Elsewhere the dream third round tie between Milos Raonic and Rafael Nadal didn’t materialise after the Canadian had to retire in the previous round whilst Kei Nishikori battled but couldn’t prevent Lleyton Hewitt rolling back the years and taking a first round win. Alexandr Dolgopolov also lost to Fernando Gonzalez in the opening round.

Wimbledon 2011

A little thing called Wimbledon returns tomorrow and it never fails to deliver shocks, surprises, high-quality and new names.

Take, for example, last year. Petra Kvitova reached the semi-finals as an unseeded player and is now ranked in the top 10.

In my mind, she’s a Grand Slam winner in the making. Three WTA titles have come since then and with the Williams sisters rusty after only just coming back from injury, Kim Clijsters out and the courts on grass again, the 21-year-old could easily match her performance or even go beyond it.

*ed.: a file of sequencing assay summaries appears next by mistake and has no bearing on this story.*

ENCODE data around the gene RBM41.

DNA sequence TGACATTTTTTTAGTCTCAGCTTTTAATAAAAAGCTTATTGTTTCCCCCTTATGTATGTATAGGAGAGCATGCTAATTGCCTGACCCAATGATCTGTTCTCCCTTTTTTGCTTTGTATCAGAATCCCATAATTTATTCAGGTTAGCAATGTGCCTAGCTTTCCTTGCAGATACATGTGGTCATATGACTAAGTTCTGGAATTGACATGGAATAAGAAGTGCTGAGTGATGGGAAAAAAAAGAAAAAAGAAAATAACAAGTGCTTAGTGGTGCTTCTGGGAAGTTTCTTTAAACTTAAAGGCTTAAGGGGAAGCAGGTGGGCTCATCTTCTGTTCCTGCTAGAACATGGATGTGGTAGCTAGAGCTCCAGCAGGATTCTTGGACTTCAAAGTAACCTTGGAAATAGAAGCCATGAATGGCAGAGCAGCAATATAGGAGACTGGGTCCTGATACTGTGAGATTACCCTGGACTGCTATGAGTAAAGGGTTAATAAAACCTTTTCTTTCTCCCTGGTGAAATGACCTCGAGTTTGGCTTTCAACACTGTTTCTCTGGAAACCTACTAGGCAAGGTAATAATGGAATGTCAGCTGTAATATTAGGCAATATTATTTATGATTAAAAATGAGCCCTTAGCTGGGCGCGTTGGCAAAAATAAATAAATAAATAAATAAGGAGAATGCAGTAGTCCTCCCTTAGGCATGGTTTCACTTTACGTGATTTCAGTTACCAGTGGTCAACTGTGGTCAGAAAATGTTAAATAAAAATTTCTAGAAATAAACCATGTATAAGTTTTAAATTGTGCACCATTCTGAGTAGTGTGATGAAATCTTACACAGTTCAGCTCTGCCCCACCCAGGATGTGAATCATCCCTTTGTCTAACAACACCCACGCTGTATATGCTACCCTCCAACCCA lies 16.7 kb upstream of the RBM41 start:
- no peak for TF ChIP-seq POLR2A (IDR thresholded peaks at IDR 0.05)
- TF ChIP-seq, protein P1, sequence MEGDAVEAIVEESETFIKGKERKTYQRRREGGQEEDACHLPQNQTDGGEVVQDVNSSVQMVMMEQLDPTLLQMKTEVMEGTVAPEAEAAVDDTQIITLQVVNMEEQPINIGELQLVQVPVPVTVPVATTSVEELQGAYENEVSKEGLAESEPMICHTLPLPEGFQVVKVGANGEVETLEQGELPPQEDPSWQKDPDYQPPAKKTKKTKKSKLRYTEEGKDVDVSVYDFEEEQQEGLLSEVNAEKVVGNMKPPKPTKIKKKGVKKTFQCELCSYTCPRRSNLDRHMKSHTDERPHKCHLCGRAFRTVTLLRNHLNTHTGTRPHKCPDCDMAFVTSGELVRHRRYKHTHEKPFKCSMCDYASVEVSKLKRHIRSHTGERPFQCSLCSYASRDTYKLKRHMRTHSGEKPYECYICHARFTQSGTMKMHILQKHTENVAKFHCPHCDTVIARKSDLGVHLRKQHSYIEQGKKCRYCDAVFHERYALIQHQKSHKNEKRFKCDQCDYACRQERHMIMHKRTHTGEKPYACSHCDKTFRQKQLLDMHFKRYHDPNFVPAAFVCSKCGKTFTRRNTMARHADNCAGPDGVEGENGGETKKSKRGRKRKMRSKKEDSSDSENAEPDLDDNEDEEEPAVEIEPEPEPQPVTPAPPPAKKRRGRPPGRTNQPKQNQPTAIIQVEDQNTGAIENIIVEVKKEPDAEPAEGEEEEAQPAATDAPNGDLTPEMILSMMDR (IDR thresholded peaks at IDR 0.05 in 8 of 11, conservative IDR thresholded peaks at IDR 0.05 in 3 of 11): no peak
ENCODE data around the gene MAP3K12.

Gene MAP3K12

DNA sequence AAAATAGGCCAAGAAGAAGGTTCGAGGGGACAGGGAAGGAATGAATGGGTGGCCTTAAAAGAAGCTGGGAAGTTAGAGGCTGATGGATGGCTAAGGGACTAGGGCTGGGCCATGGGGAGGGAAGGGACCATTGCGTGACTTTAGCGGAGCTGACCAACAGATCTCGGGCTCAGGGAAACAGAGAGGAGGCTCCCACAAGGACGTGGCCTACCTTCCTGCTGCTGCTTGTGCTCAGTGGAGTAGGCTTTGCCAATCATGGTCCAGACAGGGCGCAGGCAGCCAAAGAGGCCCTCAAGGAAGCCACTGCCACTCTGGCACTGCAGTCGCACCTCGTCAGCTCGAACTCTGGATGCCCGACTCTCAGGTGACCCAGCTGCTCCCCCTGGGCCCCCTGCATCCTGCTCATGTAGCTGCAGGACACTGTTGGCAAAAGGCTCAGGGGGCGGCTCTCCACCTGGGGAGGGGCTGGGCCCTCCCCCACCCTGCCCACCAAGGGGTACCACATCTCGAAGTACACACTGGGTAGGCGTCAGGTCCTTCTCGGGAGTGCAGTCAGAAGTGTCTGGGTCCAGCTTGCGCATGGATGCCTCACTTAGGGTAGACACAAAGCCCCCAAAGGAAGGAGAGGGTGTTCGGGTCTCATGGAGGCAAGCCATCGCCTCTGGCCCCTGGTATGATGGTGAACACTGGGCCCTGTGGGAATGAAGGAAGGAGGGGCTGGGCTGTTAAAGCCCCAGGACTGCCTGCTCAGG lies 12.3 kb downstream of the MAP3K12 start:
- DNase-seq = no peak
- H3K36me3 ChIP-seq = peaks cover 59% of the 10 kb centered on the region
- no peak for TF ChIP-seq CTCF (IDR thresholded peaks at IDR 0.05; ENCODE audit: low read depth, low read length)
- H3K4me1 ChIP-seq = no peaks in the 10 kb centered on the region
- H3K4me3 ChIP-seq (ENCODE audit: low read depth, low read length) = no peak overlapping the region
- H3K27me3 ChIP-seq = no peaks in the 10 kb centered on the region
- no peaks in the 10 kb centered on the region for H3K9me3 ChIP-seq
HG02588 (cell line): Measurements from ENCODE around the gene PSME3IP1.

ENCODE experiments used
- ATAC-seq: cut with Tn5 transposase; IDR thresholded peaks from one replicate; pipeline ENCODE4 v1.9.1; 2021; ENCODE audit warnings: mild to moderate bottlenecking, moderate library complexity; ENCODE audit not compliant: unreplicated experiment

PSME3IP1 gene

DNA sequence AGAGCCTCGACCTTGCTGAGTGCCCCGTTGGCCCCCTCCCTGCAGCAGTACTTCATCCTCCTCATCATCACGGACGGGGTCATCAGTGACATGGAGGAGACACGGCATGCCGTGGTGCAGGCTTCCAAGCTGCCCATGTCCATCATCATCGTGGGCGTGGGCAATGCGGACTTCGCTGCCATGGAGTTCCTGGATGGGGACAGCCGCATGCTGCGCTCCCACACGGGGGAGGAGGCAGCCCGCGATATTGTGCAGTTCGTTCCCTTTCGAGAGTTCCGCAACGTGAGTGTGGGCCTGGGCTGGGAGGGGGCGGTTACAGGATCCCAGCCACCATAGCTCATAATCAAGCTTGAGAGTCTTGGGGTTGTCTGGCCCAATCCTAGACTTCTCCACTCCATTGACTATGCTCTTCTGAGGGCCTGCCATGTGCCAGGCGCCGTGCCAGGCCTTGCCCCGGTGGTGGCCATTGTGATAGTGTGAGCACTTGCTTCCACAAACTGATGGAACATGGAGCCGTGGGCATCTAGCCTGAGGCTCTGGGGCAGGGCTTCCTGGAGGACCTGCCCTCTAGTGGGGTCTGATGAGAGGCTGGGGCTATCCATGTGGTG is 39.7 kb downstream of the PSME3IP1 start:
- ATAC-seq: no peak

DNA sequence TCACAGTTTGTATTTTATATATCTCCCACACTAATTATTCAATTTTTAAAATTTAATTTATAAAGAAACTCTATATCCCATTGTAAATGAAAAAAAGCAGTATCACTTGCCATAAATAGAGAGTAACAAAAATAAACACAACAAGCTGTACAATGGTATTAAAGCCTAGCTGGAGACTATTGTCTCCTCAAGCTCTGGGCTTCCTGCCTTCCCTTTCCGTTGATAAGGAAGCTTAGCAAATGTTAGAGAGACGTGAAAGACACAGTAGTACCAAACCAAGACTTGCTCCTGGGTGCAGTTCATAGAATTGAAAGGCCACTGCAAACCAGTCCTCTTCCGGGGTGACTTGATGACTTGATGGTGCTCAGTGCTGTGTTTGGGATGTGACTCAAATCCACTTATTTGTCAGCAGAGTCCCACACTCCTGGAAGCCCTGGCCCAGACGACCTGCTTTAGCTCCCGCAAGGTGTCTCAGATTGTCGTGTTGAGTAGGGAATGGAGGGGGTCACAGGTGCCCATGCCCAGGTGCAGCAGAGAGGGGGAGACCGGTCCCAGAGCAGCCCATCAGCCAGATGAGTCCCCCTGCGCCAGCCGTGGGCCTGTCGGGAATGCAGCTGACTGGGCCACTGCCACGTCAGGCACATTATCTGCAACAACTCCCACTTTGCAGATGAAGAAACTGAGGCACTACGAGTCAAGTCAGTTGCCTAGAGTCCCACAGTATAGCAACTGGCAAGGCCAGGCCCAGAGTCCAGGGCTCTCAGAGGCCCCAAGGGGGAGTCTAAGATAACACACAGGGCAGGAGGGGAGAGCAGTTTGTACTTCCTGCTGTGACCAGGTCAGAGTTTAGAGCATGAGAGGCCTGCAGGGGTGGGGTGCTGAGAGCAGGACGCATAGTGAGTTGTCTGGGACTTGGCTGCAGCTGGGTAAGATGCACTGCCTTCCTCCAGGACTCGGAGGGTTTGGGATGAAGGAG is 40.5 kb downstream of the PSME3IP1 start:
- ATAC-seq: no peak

Perhaps the biggest surprise 12 months ago belonged to Tsvetana Pironkova whom I’d followed every year at SW19 where she’d lose in the first or second round but mostly the first. Remarkably she then made the semi-finals.

Her record of zero WTA titles and only ever reaching the second round of the other majors indicates the 23-year-old’s unbelievable run was indeed a fluke and should those first round exits return then the 32nd seed will dramatically fall out of the top 100.

She can, though, savour and draw inspiration from beating Venus Williams (again) and should they meet this year, it will be very interesting.